How people farm as well as what people grow varies from country to country, state to state, county to county, and farm to farm. It is easy to acknowledge only our own backyards. When talking about how different other areas, or forms of agriculture are, we also need to recognize how different we are in the eyes of others looking at us! So, let me tell y’all about how Georgia is different! Hopefully this will shed some light on all aspects that Non-GA folks are curious about – The ups, downs, diversity of crops, weather, equipment, and other random Georgia things.
First lets talk about this weather. Georgia weather is definitely a woman. It can never make its mind up! We have the hottest of the hot (triple digits for consecutive days in the summer) as well as some freezing cold (accompanied by lovely ice storms.) The hot weather is exceptionally brutal with the high (100% most days) level of humidity. When it is 98 degrees with 100% humidity it will take your breath away, not to mention good hair days are as rare as unicorns in these conditions. The high temperatures in the summer with little rain makes our dry land acres less productive for sure. Cotton will burn up in a skinny minute. In some areas of the state we don’t plant the fields unless they are irrigated. Irrigation is a hefty investment, but is the best form of insurance here. If you look at a farmer’s balance sheet and think they are leveraged a bit high, take a look to see if the debt was to install irrigation. The benefit to the operation definitely outweighs the temporarily high debt load.
Now lets take on the diversity of crops here. We grow a lot of stuff! Just look at the picture for this post and that is really just the highlight reel. We are known as the peach state, but truth is we don’t have an overabundance of peaches! Our top commodities are actually poultry, cotton, and peanuts. However; do continue to refer to me as a pretty Georgia peach as that rolls off the tongue a bit sweeter than a pretty Georgia chicken, cotton boll, or peanut. Beyond those top 3 we also produce the “normal” row crop suspects of corn, wheat, and soybeans. Additionally, we have some non-usual suspects such as blueberries, pecans (pee-cans not pee-cons), olives, cattle (beef and dairy), some peaches, and who can forget Vidalia onions! There are also many vegetable farmers, organic farms, greenhouses, grass fed beef, and more. Like I said this is just the highlight reel. Our diversity gets a lot of attention in the up and coming business of Agri-Tourism. Folks want to see what all we have going on here and it is a lot! On top of that they have some very friendly southerners to show them around.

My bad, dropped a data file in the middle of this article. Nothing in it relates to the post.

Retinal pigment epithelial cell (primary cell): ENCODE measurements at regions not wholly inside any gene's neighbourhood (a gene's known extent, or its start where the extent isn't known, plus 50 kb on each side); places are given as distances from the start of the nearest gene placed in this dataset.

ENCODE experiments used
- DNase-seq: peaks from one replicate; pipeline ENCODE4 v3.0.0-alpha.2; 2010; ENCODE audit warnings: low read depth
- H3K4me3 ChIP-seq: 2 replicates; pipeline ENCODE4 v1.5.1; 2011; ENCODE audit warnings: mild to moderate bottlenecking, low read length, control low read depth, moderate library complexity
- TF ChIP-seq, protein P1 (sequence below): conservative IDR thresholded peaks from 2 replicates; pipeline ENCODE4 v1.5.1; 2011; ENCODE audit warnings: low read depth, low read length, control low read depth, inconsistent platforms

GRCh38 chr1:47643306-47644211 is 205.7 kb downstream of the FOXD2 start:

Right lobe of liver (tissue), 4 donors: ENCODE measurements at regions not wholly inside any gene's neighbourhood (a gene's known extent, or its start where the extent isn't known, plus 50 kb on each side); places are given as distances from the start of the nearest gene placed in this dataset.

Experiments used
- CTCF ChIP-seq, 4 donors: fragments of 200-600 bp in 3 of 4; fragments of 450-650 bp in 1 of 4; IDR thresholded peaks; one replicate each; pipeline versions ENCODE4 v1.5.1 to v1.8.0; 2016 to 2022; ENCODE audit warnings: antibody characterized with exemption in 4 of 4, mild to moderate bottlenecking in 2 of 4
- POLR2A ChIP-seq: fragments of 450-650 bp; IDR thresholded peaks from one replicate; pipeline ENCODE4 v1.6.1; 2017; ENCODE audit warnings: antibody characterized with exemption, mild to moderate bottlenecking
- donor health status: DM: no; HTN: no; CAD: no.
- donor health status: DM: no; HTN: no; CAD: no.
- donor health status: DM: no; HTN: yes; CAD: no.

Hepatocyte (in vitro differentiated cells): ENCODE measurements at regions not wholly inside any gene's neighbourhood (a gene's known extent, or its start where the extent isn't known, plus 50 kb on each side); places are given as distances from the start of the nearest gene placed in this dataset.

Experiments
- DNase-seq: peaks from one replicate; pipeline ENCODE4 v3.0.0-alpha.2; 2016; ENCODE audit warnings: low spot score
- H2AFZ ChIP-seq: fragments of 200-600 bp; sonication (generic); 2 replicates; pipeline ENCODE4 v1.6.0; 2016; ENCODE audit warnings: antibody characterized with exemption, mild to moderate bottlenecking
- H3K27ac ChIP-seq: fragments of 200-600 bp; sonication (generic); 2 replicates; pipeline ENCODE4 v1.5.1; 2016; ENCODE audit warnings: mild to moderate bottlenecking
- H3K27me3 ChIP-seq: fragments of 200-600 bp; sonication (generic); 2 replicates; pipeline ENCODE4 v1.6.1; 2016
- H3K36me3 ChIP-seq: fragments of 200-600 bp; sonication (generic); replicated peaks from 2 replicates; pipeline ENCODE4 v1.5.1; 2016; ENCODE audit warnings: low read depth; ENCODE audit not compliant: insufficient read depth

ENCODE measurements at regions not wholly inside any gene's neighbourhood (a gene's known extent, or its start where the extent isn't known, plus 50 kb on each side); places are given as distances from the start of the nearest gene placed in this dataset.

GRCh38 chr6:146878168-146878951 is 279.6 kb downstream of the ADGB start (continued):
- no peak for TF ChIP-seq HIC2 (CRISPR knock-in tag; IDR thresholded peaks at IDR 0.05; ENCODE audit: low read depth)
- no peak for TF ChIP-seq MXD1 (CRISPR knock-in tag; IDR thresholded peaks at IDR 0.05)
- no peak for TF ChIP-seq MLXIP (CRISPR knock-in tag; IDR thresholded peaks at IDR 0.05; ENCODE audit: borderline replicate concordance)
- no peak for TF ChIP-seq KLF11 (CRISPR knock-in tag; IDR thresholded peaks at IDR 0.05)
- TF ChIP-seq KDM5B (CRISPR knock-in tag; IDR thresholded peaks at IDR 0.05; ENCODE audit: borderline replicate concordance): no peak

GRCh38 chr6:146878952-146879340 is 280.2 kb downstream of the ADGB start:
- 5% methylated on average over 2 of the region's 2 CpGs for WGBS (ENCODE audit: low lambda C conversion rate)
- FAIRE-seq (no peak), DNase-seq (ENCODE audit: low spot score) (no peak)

This same “shining attribute” of diversity can also mean extra $$. I mean the spending of it not making it, I hope we make $$ too but… I am talking about what we have to spend on additional items needed to stretch beyond growing just one thing (or multiple things that the same types of equipment can handle). Some here do focus on just one crop, but those (and there are many) that manage a rotation of crops will need several different pieces of very different equipment to get the job done. On top of the “usuals” of tractors, combines, and sprayers, you will also see the following: peanut combines, cotton pickers, and shakers just to name a few. The shakers are for pecans not peanuts, if you ask me where the peanut trees are in Georgia I will kindly tell you to look beside the closest chicken nugget plant.
I’m not going to sit here and separate Pros from Cons. What some may deem as a Con (Ahem – weather so hot it will make you re-think life) others may love to have. Same for Pros, some may think it is wonderful and other may say, “Ummm Georgia….girl you can keep that…” That is how it would be anywhere though. Things we may hate where we live/farm others would appreciate. That’s why it is so great to read about, learn from, and visit, other areas in farming/agriculture. We can all benefit from understanding other areas because 1. It is always great to learn new stuff (right?!) 2. Appreciate what we have that is great 3. Find out that what we think is bad others may have something way worse 4. Inspire us to try something new. So, that winds up GA farming and some insight into why it is a good idea to peek over the neighbor’s fence.